My client, R, spent last winter making tremendous improvements in her health. She lost 45lbs and gained a wonderfully healthy respect for her body. Now spring was around the corner and she had a goal to start running again. She had run track in high school and now her teenage son was on the track team as well. We spent the last few weeks of cold weather balancing out the alignment in her feet and ankles (and by default knees and hips) with lots of inversion, eversion, flexion and extension exercises for the extrinsic muscles of the foot (see related blog). By St. Patrick’s Day she was logging miles.
Her first run or two went well, but then she developed shin splints intermittently. She tried ice, ibuprofen, and stretches for her Tibialis Anterior. All provided some relief, but over time the pain returned with greater frequency and intensity. By Easter she wasn’t running at all.
I asked if when she bought new running shoes for her son, she had bought new ones for herself. Um, no. How old are your shoes? I have no idea.
Herein lay R’s problem. She had done so much work balancing out her gait over the winter, that running in her old shoes was like getting the alignment fixed on her car, but not changing the tires. The old wear pattern on her shoes forced her body right back into her old (mis)alignment, much the way uneven tire treads pull a car out of alignment.
Conventional wisdom suggests changing your running shoes every 300 miles, but if you have changed your gait, don’t wait!
Read about self massage for pain.
Check out our Post athletic stretch DVD
Learn about our Self Massage Therapy Ball Programs.
This is rather clever advice, it makes sense that after so much time, her shoes might have been fine for nonexercise use, but with the impact from running they could not provide the support needed. Also great to ask what the lifespan for any shoes are, I’m sure we could all use a new daily wear shoe with the amount of time we spend on our feet.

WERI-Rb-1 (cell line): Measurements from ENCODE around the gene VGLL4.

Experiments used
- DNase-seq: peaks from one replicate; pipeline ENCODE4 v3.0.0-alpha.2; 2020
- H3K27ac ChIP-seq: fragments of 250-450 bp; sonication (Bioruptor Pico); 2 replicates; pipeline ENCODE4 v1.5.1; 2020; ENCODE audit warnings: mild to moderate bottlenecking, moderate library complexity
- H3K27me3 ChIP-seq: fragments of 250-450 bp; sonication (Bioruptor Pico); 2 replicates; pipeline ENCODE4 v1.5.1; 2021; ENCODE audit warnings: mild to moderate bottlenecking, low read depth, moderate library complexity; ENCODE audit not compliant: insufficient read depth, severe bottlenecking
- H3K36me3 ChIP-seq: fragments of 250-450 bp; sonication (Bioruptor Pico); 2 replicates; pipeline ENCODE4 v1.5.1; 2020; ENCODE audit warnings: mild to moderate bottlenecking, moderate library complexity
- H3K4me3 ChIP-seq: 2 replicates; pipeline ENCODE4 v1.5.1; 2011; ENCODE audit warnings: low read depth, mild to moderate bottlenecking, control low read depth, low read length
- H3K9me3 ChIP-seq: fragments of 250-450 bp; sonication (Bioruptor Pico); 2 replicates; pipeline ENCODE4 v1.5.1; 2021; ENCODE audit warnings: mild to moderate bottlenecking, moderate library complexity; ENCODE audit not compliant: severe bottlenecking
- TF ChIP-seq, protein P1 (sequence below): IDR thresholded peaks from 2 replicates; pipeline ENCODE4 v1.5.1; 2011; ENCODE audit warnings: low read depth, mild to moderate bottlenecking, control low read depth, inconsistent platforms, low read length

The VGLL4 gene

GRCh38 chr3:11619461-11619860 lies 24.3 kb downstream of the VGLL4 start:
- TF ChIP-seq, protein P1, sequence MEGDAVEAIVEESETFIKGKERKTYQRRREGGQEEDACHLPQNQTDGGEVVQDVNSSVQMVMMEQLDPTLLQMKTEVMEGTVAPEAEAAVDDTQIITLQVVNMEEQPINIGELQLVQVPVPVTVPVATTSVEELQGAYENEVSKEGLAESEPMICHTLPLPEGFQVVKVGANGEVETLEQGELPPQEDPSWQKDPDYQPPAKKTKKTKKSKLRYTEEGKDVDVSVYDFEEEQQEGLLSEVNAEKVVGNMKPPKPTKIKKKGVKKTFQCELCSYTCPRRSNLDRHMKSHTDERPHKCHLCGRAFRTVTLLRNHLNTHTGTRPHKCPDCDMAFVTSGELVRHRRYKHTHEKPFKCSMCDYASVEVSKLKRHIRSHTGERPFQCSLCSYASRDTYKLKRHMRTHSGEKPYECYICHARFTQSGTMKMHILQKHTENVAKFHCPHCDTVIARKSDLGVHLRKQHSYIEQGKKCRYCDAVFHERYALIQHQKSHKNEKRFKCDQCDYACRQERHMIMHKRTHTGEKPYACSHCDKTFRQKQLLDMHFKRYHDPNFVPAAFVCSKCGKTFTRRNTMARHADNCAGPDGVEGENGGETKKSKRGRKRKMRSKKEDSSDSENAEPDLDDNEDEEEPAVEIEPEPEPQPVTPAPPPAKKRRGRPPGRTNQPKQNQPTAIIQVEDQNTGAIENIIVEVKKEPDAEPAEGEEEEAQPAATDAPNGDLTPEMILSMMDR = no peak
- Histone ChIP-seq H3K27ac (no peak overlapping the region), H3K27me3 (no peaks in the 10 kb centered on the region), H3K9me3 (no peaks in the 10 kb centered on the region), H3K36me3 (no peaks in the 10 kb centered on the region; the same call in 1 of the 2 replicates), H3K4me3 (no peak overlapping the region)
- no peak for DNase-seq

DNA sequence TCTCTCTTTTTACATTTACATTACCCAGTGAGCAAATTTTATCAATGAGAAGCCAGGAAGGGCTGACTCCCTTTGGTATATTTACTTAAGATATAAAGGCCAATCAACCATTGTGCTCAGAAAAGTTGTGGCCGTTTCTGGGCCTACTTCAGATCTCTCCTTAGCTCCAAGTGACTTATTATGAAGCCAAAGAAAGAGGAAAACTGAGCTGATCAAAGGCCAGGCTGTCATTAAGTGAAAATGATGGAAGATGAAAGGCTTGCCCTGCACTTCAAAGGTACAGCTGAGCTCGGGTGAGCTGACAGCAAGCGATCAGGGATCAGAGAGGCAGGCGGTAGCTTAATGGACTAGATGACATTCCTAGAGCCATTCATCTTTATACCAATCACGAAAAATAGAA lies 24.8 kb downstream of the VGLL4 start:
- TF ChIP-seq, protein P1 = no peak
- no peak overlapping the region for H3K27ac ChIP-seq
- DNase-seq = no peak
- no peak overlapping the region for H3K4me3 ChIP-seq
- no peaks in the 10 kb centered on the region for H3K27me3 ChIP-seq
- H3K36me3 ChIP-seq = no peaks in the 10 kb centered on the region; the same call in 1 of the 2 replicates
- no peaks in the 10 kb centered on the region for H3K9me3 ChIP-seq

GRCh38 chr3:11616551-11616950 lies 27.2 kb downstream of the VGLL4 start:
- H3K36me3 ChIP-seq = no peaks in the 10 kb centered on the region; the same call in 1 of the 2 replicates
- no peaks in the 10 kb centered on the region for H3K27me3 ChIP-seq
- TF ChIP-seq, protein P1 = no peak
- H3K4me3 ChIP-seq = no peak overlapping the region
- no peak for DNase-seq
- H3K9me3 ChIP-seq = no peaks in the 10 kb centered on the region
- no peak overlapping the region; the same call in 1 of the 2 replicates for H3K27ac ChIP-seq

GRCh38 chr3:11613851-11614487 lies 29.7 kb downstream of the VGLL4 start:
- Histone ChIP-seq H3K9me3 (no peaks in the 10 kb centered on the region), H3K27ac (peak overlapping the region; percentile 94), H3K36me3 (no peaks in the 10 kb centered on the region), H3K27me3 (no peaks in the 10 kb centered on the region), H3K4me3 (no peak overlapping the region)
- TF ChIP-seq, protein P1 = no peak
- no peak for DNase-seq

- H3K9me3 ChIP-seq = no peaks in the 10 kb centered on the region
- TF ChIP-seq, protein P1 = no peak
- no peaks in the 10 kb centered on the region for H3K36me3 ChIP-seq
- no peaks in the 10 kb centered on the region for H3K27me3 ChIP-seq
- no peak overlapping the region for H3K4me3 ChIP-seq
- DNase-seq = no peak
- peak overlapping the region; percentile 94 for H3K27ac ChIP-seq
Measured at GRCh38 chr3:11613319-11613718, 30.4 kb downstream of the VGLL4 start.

I can relate so much with this subject. I am a runner and this year for the first time I had a hip pain after running and I started to think that this is because I am getting older and… I won’t be able to run anymore… I started to talk to people and received one common feed back: “buy new, good shoes”. I would do everything to eliminate hip pain, so I got 2 new pairs of running shoes and my running never was better. Hip pain doesn’t exist anymore and I am speechless and very happy. I didn’t realize how old (they didn’t look bad) were my shoes… I am a walking example that this article is a good reminder to all of us that we need to take care of ourselves.
Excellent point – I am an avid runner and often lose track of when I need to change my shoes,usually because I finally found a pair that fit perfectly and they don’t make them anymore and they still feel like there is more run left in them. However I have learned that my sign for needing new shoes is shin splints. Now at the first inclinging of shin pain, I know it is time for new shoes!
I think shoes are underrated, but it also depends on the type of shoe. There have been studies that demonstrate wearing shoes for pronators or supinators are not perfect. Also, that older shoes can be better in some cases than newer shoes with all the cushioning we have. She may have gone out farther than her body was ready to. With all the structural changes, her body may need to relearn how to run without her old form.
I like Alicia’s concept of breath first then working from the ground up.
Sage advice! As a yoga instructor I like to spend a little time focusing on the feet in our practice. I remind participants to be kind to their feet because they hold you up all day long. Pay attention to what position they are in when you are standing and how they are carrying the weight of your body – share the load and then give them some attention in your relaxation too. I am also reminded of watching my teenage son walk away from me the other day, with his shoe untied and feet seriously supinated so much so that the shape of his shoes was altered. I “suggested” a few alignment corrections, but I guess not only mama needs a new pair of shoes this time…